I've struck up a correspondence with a Japanese man who likes colorful expressions as much as I do. He happened to tell me that his wife often lobs the following criticism at him:
You forget everything in three steps!
三歩 (さんぽ: 3 steps); 歩く (あるく: to walk);
忘れる (わすれる: to forget)
I love the back-to-back instances of 歩, especially because they come with different yomi. But I might have been lost if he hadn't also provided this bit of context for her comment: "We say in Japanese that a chicken forgets everything when it walks three steps."
I didn't know chickens were forgetful! Perhaps they're more so in Japan.
He then said that the Japanese refer to a forgetful person with another chicken tidbit:
鳥頭 (とりあたま: forgetful person) chicken + head
When English speakers refer to chickens and heads idiomatically, it's usually to say that a someone is running around like a chicken with its head cut off. In Japan, even with its head on, a chicken can't seem to think effectively.
Incidentally, the manga artist 西原理恵子 (さいばら りえこ) often reminisces about her childhood in her manga, and she has said that her mother often yelled this at her:「この鳥頭!」 (You airhead!). The artist has incorporated that term into the name of her company.
This chicken insult made me curious about where else 鳥 might pop up unexpectedly in Japanese words, so I looked into the matter.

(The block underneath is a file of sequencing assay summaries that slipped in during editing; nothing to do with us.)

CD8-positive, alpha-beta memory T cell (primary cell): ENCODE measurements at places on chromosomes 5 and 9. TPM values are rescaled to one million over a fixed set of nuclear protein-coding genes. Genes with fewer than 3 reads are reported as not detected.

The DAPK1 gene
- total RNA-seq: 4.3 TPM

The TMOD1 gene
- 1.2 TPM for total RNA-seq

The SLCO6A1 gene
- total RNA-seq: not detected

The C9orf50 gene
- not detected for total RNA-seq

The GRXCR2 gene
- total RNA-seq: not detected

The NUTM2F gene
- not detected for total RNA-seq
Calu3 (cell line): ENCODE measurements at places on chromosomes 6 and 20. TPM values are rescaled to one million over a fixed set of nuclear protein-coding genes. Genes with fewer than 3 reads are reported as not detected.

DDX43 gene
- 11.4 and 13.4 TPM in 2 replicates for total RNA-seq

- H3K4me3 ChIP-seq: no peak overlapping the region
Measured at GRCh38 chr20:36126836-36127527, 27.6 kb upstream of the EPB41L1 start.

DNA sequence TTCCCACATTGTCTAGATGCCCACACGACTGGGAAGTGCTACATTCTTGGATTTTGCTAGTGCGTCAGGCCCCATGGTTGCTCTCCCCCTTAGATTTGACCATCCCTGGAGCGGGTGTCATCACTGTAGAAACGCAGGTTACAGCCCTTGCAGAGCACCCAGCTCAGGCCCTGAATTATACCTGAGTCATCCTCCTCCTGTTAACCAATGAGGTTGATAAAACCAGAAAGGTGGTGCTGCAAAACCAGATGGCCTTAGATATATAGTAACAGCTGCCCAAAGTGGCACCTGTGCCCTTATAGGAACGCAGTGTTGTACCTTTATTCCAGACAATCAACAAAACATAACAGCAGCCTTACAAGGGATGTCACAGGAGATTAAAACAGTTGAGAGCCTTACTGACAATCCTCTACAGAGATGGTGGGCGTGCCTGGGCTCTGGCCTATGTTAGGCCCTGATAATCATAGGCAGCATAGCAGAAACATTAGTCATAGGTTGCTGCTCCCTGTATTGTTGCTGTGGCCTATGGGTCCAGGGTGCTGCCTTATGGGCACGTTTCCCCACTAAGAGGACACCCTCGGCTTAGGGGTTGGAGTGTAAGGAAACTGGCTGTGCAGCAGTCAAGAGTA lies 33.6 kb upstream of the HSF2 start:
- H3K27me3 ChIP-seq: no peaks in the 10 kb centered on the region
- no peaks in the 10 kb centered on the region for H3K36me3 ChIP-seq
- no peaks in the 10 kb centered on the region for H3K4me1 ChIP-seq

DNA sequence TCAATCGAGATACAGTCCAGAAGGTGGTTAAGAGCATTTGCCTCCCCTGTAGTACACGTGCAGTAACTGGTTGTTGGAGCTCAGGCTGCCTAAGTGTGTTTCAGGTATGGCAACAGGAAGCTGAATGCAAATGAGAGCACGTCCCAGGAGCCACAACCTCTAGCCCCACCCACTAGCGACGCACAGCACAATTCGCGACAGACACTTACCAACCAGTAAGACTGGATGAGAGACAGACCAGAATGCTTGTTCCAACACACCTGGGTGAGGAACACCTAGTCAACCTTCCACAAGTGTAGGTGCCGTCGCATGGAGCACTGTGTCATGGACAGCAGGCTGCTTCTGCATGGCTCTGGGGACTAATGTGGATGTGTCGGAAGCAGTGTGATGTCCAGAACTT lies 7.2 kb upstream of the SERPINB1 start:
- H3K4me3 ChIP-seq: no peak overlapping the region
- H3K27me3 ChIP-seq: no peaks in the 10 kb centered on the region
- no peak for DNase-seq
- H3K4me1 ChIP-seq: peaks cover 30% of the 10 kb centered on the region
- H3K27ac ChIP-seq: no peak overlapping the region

Toriis for Birds, Toriis for the Bedroom
Even though this word is quite common, it never fails to charm me:
鳥居 (とりい: torii; Shinto shrine archway) chicken, bird + to sit
According to Nihon Kokugo Dai-Jiten, 鳥居 originally meant “perch for a chicken offered to a god.” A chicken?! I've always imagined that this term referred to sparrows or some such! But how in the world would a chicken reach the top of a torii? My proofreader says the chicken was most likely placed there as an offering while still alive, though it's unclear what would have prevented it from flying away. (Yes, chickens can fly! That is, wild ones do. Humans have modified other kinds of chickens so that they've lost that freedom.)
Photo Credit: Christopher Acheson
The famous torii at Itsukushima Shrine on the island of Miyajima in the Inland Sea.
I adore toriis. Simple and yet dignified, they're somehow full of meaning and mystery.
Come to think of it, the front page of Joy o' Kanji has a photo of toriis at Fushima Inari Shrine in Kyoto. The photo shows too many toriis to count, though there are supposedly about ten thousand! Here are some of those arches, along with people who look less than enthralled to be there:
[To read the rest, go to Joy o' Kanji!]
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